For years, Patience Matope has managed to survive on subsistence farming, producing grain, ground nuts and vegetables from her family’s piece of land.
She has managed to produce enough to sustain the family and surplus for sale in the same area or Harare.
She was, however, left with uncertainties after the outbreak of the Covid-19 pandemic, which was first detected in China in December 2019.
For her, all hope was cut off as she faced challenges emanating from loss of income and low production due to the Covid-19 induced lockdowns effected in the country since March 31, 2020.
It was a case of double jeopardy for the mother of three due to lack of access to inputs as local dealers were closed, while she could not also market the little she had due to travel restrictions, although agriculture and its value chains were classified essential service.
Her story is shared by several other small scale farmers in her area, Domboshava, a village that is approximately 27km North of Harare who had to bear the brunt of the pandemic. Supply chains for inputs were disrupted while normal delivery channels of produce to markets were cut off.
“My earnings were severely cut during the lockdown period. I sell mostly what I produce, but production went down significantly, it was difficult to get seed and other inputs such as fertilizers and pesticides as shops were closed in compliance with the lockdown regulations,” she said in an interview.
“I have always survived on agriculture to take care of my family and send my children to school. I sell what I produce locally or in town (Harare). I also buy from other producers for resale especially in Harare.
“But business went down due to lack of access to both suppliers and markets.
“There was no transport to move from point A to B, and we were asked to produce exemption letters which we never got despite being essential services,” she said.
According to a study by the Graca Machel Trust’s Women Economic Social Advancement (WESA), upcoming women entrepreneurs have been hardest hit by the pandemic although Governments across the region had programmes and packages to cushion them.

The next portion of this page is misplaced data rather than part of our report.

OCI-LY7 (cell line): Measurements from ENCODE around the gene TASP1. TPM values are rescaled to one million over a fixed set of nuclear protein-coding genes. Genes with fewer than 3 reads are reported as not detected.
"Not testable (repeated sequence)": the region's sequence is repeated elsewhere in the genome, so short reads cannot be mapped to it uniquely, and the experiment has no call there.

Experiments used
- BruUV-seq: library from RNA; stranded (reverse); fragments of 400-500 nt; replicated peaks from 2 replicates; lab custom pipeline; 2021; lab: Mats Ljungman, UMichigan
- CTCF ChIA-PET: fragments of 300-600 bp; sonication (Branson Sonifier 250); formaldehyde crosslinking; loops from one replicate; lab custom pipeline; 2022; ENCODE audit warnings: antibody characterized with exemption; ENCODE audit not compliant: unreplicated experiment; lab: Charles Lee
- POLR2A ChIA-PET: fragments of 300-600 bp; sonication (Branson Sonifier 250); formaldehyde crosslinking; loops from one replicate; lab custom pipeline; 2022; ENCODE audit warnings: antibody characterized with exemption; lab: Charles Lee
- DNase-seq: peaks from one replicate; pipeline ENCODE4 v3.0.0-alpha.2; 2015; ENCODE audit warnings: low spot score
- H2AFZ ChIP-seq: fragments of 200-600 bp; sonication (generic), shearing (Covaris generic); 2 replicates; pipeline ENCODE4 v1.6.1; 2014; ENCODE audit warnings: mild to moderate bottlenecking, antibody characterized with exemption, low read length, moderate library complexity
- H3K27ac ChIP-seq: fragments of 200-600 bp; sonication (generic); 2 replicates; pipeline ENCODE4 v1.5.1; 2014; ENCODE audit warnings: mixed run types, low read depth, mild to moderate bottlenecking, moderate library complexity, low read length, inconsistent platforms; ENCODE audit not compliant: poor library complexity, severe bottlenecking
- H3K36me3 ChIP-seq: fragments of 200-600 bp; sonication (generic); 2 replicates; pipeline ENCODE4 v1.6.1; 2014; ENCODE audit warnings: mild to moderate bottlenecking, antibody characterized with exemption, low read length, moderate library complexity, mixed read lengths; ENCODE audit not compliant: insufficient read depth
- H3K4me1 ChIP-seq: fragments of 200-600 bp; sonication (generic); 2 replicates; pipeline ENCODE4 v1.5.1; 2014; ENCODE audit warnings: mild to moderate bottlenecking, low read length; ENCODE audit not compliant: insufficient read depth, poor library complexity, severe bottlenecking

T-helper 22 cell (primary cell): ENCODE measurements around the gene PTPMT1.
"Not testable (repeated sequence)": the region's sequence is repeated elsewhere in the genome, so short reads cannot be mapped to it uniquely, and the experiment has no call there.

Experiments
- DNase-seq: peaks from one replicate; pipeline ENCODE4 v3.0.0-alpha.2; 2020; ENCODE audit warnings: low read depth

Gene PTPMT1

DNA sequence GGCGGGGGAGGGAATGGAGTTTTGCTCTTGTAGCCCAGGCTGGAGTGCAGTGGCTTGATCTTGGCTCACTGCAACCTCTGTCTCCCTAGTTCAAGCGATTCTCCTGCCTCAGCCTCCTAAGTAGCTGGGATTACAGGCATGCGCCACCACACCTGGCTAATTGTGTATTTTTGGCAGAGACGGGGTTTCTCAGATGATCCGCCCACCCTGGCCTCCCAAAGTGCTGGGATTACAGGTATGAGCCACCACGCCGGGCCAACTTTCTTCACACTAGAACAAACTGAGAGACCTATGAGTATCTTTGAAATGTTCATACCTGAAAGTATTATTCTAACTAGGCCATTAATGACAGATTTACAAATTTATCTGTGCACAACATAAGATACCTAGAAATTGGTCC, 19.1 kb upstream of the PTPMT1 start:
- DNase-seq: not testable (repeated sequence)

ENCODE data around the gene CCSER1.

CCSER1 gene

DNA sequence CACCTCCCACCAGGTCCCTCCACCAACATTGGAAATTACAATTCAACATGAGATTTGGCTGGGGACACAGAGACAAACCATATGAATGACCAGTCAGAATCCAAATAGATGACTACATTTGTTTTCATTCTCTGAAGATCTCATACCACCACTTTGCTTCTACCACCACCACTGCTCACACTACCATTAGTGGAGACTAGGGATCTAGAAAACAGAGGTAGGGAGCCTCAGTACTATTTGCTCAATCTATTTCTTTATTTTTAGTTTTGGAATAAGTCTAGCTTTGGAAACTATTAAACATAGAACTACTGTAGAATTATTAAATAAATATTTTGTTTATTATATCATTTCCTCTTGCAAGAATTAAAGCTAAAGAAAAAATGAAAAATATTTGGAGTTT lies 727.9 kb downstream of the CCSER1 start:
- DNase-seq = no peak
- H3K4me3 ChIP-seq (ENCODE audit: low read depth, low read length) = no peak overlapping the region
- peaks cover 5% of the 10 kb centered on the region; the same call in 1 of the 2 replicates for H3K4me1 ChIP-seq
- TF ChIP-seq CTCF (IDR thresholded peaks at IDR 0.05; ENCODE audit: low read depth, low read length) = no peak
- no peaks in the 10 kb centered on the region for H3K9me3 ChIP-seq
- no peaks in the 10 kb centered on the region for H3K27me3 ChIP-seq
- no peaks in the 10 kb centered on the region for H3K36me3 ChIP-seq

The Graca Machel Trust (GMT) advocates for gender inclusiveness in the relief and recovery responses and a reconstruction agenda from the Covid-19 pandemic in Africa. Their recent study titled “An analysis of the Covid-19 Response and Recovery Strategies in Select Countries in Africa Through a Gender Lens” co-authored by Moira Ngaru and Cathrine Dzingire shows livelihoods of women were drastically affected by the pandemic.
Apart from reducing women entrepreneurs’ income by 50 percent, the study also revealed there was lack of coordination among Government Ministries which stalled progress for women farmers.
“Some business women during lockdown had challenges going about their usual business like selling poultry as they were denied by authorities because “poultry is not farming”, yet the Ministry of Agriculture and the Government had deemed them an essential service,” reads part of the report.
According to the Food and Agriculture Organization (FAO), for poorer households, labour opportunities and wage rates significantly went down, below average, mainly due to COVID-19 related income disruptions. Seasonal casual labour opportunities such as harvesting on farms also became limited which severely affected women’s incomes as they constitute a majority of farm laborers.
In view of the challenges faced, Government introduced programmes and facilities to cushion the nation from the adverse impacts of the pandemic.
However, in agriculture for instance, women said they never benefited from such programmes.
Said Mrs Matope: “We hear these programmes on news, but never get full details on how one can benefit from such. More should be done in raising awareness of such initiatives so that they reach the intended beneficiaries.”
Presenting oral evidence before Parliament this week on Government programmes in agriculture, Zimbabwe Indigenous Women Farmers’ Trust pointed out that participation of women in such programmes is limited.
The president and founder of the Trust, Mrs Depinah Nkomo said women were generally sidelined and fail to benefit, despite their great potential. She said accessing inputs and loans from banks were a nightmare due as the conditions did not favour women.
“This time, for example loans for Command Agriculture inputs are now administered by banks yet we do not have collateral and this has cut off many women from taking part,” she said.
Mrs Nkomo said interventions such as introducing drip irrigation for women farmers would go a long way in enhancing their productivity as well as boost their earnings.